Worship stems from the Anglo-Saxon word, weorthscip, and it is the act of giving honor to someone of worth, usually a deity. Humans were made to worship. We have been hard-wired to bow down before something, whether that is our Creator or a creation of our own. Early church father, St. Augustine, described the need to worship as the attempt to fill the God-shaped hole in our hearts. That hole is only truly filled when we bow down before Jesus and “ascribe to Him the supreme worth that He alone is worthy to receive.”
We don’t have to be in a church sanctuary to worship. It is the centrality of God that sets our faith and activities apart. In prayer, service, fellowship, giving and ministry to others – when we keep Him as the focus – we are worshipping.
But worship has become a buzzword – and because of that, we become desensitized to it. We can view it as a service we attend, rather than an action we perform. When we sit on the sidelines, instead of participate, our faith muscles become soft and flabby, and we forget the true power worship holds for us, as individuals and as the Body of Christ.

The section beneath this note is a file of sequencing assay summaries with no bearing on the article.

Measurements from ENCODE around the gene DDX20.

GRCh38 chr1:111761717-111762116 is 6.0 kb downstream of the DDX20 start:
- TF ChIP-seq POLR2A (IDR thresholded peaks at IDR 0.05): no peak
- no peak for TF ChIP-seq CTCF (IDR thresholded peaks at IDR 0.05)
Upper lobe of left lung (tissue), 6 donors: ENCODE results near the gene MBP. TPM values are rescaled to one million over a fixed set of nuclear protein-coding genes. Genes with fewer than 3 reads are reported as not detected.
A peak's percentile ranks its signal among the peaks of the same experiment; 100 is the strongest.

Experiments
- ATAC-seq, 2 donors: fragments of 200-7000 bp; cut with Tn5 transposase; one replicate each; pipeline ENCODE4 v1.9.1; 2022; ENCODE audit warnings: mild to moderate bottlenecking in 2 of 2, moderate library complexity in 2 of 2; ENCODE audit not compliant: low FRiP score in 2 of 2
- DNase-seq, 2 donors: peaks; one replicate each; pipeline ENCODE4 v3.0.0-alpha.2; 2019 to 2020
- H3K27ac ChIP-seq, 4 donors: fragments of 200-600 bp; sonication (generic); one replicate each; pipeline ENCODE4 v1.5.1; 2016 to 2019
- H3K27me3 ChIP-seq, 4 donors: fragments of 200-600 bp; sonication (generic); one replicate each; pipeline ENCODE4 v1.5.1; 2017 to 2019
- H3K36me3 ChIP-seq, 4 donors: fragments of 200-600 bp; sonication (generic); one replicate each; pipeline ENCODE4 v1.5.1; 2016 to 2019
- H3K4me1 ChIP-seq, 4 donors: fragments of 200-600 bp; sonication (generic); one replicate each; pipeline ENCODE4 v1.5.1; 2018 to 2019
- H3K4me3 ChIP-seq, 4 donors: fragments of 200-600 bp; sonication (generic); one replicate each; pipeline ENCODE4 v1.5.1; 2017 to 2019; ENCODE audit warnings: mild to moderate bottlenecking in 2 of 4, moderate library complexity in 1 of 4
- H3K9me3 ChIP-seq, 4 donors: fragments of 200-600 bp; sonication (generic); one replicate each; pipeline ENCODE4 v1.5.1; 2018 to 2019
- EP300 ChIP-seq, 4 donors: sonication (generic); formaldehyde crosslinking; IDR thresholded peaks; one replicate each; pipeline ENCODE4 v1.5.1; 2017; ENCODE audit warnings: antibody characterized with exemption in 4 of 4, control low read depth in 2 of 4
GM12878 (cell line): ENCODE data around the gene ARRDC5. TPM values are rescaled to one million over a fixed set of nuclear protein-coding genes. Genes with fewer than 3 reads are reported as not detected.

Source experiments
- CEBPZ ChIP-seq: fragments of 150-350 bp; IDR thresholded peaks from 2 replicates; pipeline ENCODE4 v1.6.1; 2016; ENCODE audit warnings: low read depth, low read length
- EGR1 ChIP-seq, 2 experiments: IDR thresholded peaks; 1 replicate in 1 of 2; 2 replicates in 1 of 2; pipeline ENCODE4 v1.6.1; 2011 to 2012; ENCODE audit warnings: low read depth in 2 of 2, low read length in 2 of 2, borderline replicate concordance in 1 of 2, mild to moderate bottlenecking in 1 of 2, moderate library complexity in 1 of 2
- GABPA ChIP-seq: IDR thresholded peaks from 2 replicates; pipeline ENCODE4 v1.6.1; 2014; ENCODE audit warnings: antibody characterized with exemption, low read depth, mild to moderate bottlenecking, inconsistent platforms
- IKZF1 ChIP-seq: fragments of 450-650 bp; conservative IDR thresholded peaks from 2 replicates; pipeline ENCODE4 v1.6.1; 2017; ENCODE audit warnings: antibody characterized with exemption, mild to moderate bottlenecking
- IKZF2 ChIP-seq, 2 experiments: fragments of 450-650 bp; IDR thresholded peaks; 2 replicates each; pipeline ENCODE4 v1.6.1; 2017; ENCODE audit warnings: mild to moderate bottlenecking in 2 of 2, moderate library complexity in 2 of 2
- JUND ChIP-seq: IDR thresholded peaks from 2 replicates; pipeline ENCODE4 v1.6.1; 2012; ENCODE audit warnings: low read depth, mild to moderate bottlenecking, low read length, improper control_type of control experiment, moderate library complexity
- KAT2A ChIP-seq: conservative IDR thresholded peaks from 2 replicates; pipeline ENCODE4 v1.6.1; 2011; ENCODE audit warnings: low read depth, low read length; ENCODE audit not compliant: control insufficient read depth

The power of corporate worship is immense and because of this, it is important. And we are commanded to do it, as stated in Psalm 95 and 100, because “we are the people of His pasture, the flock under His care.” We are meant to gather and call on His name because we are called by His Name. When we do that, we receive Him in our midst. We also receive His blessings, which include:
- He will forgive our sin & heal our land (2 Chronicles 7:14)
- He will vindicate us (Psalm 24:5)
- He will provide for us beyond measure (Malachi 3:10; Ephesians 3:20)
- He will reveal His Will & protect us (Matthew 2:11-12)
- He will delight in us, give us the power to do what is right and conquer fear (Zephaniah 3:13-17)
- He will encourage us through each other & give us strength to endure trial (1 Cor 14:26)
The blessings for corporate worship abound, as do the formats. But regardless what the structure of the service is, the end goal should be the same. We are there to praise God for Who He is and what He has done. We are to get away from the focus on ourselves. Then we can remember the eternal hope Jesus has given us. We can see we are not alone. We can leave empowered to do the work He has given us and help others through this life. We can leave a legacy.
Stay tuned for Part two of our series on worship, which next week will be about how God wants us to worship – in Spirit and in Truth.